Sunday, April 1, 2012

Quilt Retreat

Many thanks to Susan Brown of TQM Products for welcoming me and Madeleine to her quilt retreat in Okoboji, Iowa!  'Boji as it is referred to by those in the know, is a vacation lake spot in Northeast Iowa.  We stayed at the Okoboji Lutheran Bible Camp (my first bible camp experience). 

Packing up all my supplies was pretty stressful. Even for a quilter like me who tends to avoid a lot of tools, knick, knacks, etc, but the time you get your machine, cutting supplies, ironing stuff, and fabric together, it's enough to pretty much fill the Prius.  Especially combined with Madeleine's sewing accoutrements. 

ready to sew!

We arrived ready to roll.  After setting up our gear, we went to bed.  Nothing could prepare us for the reality of quilt retreat...

In the zone.
We got right to work on Friday morning.  As our fellow sewists arrived, we remained focused, not yet disrupting the quiet peace.  Slowly, as we became accustomed to our new environment, we let loose and chattered the rest of the weekend.  Surprise, surprise...

Little did we know, but at quilt retreats people stay up sewing all night.  Literally all night.  The champion quilter stayed up until 5am and was back at it at 8am.  Whoa.  Madeleine and I created unattainable goals the first night and stayed up until 4am, however we slept in.  The Swoon block above was my goal for the 4am night. 

Also is very helpful

The Six Swoons
 The following day at retreat, I continued to pound out the Swoon blocks.  All the cool kids have been making this quilt for months, so I figured I should too.  I used to be one of those quilters who proudly proclaimed "I do NOT use patterns."  I was a graph paper snob, but realistically my creations for variations on incredibly common pieced quilt patterns.  That said, the lack of patterns in my quilting life was a point of pride (wow, I am so LAME).  Over the last few months, as I continued to perfect my procrastination skills through the thesis writing process, I began to gravitate towards quilt patterns.  It was easier to have mindless sewing while watching trashy TV to distract myself rather than have to pretend to exert creative energy while reinventing the nine patch again and again.  I started with some free patterns on blogs, and luckily I found one that I LOVED which resulted in me mass producing the blocks for it.  Due the the unfinished gift nature of one of these quilts, I cannot reveal the pattern.

Another step in my new found love of patterns was helping Carolyn Friedlander by testing one of her new patterns.  Again, no pictures or identifying information, but it was super fun, and I learned a new skill, paper piecing!   

So, that gets me to Swoon.  In order to become complete social media junkies, Madeleine and I got a Twitter account for The Printed Bolt.  Like quilt patterns, I used to be against Twitter.  Well, I pretty much still am against Twitter, however, I have found both a sociological crater and some quilting inspiration on Twitter.  Although, I do feel like a bit of an outsider looking in to all these weird personal conversations, but in a sort of Nancy Drew/Carmen San Diego investigator sort of way...Anyway, someone had a link to a Swoon quilt with something other than a white background, it was a black newsprint.  Since I don't really understand Twitter and just click around, I have not been able to relocate said image.  I was determined to make the Swoon quilt and not do the whimpy shabby chic color combination in the picture for the pattern.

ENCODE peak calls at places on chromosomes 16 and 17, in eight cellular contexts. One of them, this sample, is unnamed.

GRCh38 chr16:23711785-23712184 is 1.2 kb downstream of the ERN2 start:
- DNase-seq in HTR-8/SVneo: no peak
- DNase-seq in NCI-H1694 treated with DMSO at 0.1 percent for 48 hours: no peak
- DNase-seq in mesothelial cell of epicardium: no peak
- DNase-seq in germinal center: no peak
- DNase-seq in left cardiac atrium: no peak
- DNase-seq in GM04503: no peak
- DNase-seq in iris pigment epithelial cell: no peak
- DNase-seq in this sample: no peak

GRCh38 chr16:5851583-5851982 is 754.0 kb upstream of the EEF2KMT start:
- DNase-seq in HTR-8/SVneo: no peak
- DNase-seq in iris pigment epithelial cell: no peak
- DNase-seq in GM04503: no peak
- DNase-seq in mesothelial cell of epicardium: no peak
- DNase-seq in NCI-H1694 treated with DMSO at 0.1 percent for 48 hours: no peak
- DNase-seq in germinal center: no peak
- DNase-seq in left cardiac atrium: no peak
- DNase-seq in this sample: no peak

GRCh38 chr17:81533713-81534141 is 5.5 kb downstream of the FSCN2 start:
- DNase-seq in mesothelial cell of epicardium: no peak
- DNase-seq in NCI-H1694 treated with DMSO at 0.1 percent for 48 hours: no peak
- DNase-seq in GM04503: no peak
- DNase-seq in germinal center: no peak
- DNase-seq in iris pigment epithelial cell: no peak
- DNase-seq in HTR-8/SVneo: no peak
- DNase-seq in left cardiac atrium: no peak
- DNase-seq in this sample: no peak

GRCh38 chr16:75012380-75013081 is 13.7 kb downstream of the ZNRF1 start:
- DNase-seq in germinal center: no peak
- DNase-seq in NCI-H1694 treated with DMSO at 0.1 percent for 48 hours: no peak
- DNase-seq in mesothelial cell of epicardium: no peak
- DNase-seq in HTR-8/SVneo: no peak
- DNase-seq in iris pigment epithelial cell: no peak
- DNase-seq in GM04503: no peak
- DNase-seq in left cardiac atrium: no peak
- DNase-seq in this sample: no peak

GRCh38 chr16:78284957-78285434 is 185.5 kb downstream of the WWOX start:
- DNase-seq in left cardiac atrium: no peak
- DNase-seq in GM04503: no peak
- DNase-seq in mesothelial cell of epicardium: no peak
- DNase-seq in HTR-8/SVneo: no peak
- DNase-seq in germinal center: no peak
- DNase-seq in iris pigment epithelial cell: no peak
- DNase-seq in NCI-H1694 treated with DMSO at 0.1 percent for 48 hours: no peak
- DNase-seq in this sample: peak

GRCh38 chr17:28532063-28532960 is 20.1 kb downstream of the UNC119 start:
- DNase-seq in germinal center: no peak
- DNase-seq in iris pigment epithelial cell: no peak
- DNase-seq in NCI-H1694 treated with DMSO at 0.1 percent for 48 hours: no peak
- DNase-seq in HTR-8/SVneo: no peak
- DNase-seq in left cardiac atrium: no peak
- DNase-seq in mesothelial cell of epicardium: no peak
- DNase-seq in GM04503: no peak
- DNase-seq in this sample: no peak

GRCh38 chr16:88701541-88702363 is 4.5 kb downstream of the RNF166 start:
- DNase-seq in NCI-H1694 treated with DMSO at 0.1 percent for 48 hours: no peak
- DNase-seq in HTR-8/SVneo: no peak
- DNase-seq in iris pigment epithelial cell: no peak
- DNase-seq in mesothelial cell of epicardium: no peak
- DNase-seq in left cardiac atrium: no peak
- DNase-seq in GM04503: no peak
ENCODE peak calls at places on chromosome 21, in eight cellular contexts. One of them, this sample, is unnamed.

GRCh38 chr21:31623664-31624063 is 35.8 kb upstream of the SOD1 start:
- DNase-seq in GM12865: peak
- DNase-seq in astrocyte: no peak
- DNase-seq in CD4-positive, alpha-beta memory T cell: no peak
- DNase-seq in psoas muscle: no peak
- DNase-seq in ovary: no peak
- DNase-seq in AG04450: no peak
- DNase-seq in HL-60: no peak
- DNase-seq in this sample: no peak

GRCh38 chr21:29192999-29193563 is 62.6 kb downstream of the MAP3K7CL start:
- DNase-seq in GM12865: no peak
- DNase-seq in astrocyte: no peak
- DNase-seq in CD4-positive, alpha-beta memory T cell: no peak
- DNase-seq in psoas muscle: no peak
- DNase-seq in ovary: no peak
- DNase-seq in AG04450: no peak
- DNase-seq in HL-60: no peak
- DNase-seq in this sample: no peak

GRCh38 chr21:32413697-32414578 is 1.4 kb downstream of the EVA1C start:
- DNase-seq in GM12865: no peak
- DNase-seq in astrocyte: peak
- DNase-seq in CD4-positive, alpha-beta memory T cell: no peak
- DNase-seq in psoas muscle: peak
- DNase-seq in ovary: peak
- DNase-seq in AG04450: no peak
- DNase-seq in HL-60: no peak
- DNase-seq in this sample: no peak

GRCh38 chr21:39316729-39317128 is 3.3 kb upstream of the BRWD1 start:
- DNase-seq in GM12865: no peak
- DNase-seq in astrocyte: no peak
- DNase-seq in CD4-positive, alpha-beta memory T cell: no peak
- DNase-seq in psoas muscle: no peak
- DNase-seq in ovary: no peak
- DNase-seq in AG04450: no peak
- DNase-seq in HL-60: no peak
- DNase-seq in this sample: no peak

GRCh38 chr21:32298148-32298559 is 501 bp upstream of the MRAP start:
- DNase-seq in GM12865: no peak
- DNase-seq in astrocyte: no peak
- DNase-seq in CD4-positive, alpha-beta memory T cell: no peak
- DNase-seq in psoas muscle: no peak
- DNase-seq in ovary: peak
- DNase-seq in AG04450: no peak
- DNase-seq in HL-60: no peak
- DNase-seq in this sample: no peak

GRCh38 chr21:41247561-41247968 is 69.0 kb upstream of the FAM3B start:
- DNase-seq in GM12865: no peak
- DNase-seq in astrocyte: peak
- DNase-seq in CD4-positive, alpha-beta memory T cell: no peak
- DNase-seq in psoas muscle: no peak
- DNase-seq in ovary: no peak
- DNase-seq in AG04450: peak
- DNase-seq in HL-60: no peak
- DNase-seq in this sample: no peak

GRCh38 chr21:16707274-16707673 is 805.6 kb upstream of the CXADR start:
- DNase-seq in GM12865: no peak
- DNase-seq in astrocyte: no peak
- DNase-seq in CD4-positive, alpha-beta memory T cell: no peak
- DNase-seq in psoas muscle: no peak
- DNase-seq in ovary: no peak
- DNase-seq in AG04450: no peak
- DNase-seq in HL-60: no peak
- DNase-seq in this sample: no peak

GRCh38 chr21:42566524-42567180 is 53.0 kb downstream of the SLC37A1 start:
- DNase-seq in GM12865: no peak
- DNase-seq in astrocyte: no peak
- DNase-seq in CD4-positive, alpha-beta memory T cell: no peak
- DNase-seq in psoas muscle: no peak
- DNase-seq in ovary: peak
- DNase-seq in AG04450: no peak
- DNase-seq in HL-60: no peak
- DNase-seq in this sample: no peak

I bought the pattern online, and I'm sorry, but even in my limited pattern experience, I was not impressed.  Yes, I did figure it out, and yes it is super EASY, but there were a few fatal flaws that caused me to almost drop F-bombs every ten seconds at Lutheran Bible Camp.  Not a good situation.  For example, there are two square sizes that you need to cut out, however they are both the same size in the drawings, WTF?  Second, there are two colors used in addition to the background.  Color 1 refers to the secondary color with fewer pieces.  That does not make sense.  Color 2 is the main color, but it is second.  There is a giant 1 floating above something that is supposed to go with Color 2, FML.  Let's just say it's a good thing I wasn't using the minimum fabric requirements since I effed up cutting a million times. 

Many of the ladies questioned my color scheme for the Swoon, but as I had already named it the Greatest Color Combination in All of Quilt History, there was no turning back.  And I am glad I didn't!  I LOVE IT! 

Many thanks to the sewing crew around me for literally swooning over the quilt, motivating me to stay up too late, and keep going.  We met a fellow quilt blogger, Tasha from Ric Rac and Ribbons, who kept us laughing all weekend.  She's going to start her own Swoon soon, so I am anxious to see another interpretation!  While the quilt was originally going to just be four blocks, I increased it to six, and then after careful consultation with Rita, she convinced me to go for it and make three more blocks to balance out the colors. 

Really bad picture of the fabric that will help me make three more Swoons.

Momma Rushman was in town the last few day with her dog Lola.  Fortunately Maybe and Also were good hosts in the sense that they didn't eat Lola.  Maybe almost accidentally ate Also though...I think she mistook her for a bunny, but she definitely scared Also.  Maybe *might* be showing some signs of aging...

1 comment:

  1. I think I am ready to start the beast. But am a little weary of the way the pattern is written. You also got me thinking of graph paper patterning for quilting. (thanks a lot) I actually have an old sewing book that explains that process. Since I have always been your opposite, as a pattern girl or sew by the seat of my pants girl, I am not sure I can tackle such a method. You are impressive indeed.